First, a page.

Why rewilding is good for us and our planet

Published: 24 December 2021

Allestree Park in December 2021 before rewilding

Allestree Park as it looks today

Plans to make Allestree Park the UK’s largest urban rewilding space are putting Derby on the map.

A consultation will launch in January 2022 and partners Derby City Council and Derbyshire Wildlife Trust want as many people as possible to have their say in how they want the park to develop. Details of how to get involved will be announced in the New Year.

Derbyshire Wildlife Trust, who will work with the University of Derby, have put together a range of ideas for the park, but nothing will be decided until the results of the consultation are known.

Rewilding is not about abandoning the landscape. It’s about giving nature a helping hand, by managing the land in a way which eventually enables it to take care of itself and thrive.

It may include re-introducing species back to an area they haven’t inhabited for years. It could involve letting trees self-seed to create new areas of woodland, or planting new ones to increase the types of trees in an area. Grazing animals may be brought in to maintain areas of scrub and wild flower meadows more naturally.

Whilst rewilding isn’t a new concept, it is a new way of managing a public park and the advantages are the same as for any area of land - a step towards tackling climate change. Rewilding draws down carbon from the atmosphere, and soil is the biggest store of carbon. The richer the quality of the soil, the more carbon is stored.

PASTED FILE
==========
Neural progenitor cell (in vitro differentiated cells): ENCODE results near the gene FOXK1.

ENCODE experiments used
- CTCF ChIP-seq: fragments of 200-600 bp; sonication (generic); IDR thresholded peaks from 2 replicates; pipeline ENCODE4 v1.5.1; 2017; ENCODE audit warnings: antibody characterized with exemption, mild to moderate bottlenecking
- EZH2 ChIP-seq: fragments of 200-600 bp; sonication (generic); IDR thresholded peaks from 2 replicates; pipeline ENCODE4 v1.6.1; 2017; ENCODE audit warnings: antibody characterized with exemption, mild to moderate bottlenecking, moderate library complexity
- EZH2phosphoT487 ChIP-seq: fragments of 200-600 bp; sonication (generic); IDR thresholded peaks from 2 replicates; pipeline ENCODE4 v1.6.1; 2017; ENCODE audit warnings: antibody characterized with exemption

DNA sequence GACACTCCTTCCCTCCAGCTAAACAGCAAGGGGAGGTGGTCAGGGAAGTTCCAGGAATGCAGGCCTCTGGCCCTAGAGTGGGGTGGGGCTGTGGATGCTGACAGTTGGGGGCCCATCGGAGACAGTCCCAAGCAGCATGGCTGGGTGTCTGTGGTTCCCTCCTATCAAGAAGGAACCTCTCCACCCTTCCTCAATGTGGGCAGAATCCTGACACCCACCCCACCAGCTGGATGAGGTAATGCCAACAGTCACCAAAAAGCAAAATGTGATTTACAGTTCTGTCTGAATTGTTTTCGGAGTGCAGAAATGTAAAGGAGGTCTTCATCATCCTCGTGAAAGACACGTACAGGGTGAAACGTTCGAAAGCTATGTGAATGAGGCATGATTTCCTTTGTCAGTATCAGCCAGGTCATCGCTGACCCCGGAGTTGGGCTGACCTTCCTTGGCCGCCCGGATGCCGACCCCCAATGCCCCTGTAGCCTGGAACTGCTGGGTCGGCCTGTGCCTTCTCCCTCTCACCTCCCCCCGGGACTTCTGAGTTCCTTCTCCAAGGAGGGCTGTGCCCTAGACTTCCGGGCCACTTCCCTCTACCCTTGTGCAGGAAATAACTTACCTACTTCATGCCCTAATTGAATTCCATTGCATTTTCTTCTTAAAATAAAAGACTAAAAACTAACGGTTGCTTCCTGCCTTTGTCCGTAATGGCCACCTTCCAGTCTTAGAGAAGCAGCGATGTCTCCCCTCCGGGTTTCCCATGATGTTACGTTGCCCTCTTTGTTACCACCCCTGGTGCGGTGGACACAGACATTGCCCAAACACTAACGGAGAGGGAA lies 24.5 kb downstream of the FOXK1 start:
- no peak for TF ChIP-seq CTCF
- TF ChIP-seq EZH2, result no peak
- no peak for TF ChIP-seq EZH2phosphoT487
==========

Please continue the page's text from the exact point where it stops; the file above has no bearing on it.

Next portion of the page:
Not only does rewilding help improve soil quality, it also creates valuable new habitats for wildlife which face losing traditional habitats because of climate change, helping nature to bounce back. And for humans, being in nature boosts health and a sense of wellbeing.

Matt Buckler, Head of Wilder Landscapes at Derbyshire Wildlife Trust, said:

One of the things that we’ve found during lockdown is that we need good quality nature where people live, so that they can access it without having to travel far.  We need to be making bigger, joined up spaces for nature, which makes them better and more resilient in the face of the changes that are coming our way as climate change starts to hit harder.

Councillor Jerry Pearce, Derby City Council’s Cabinet Member for Streetpride and Public Spaces, added:

Allestree Park is set to become the first public park in the UK to be involved in a rewilding project so it’s exciting to be at the forefront of something which will help bring us closer to nature, and be a positive step towards tackling climate change.

The park is already Derbyshire’s largest Local Nature Reserve which is an excellent foundation. There are lots of ideas on the table, which is why we want as many people as possible to take part in our consultation when it starts next month.

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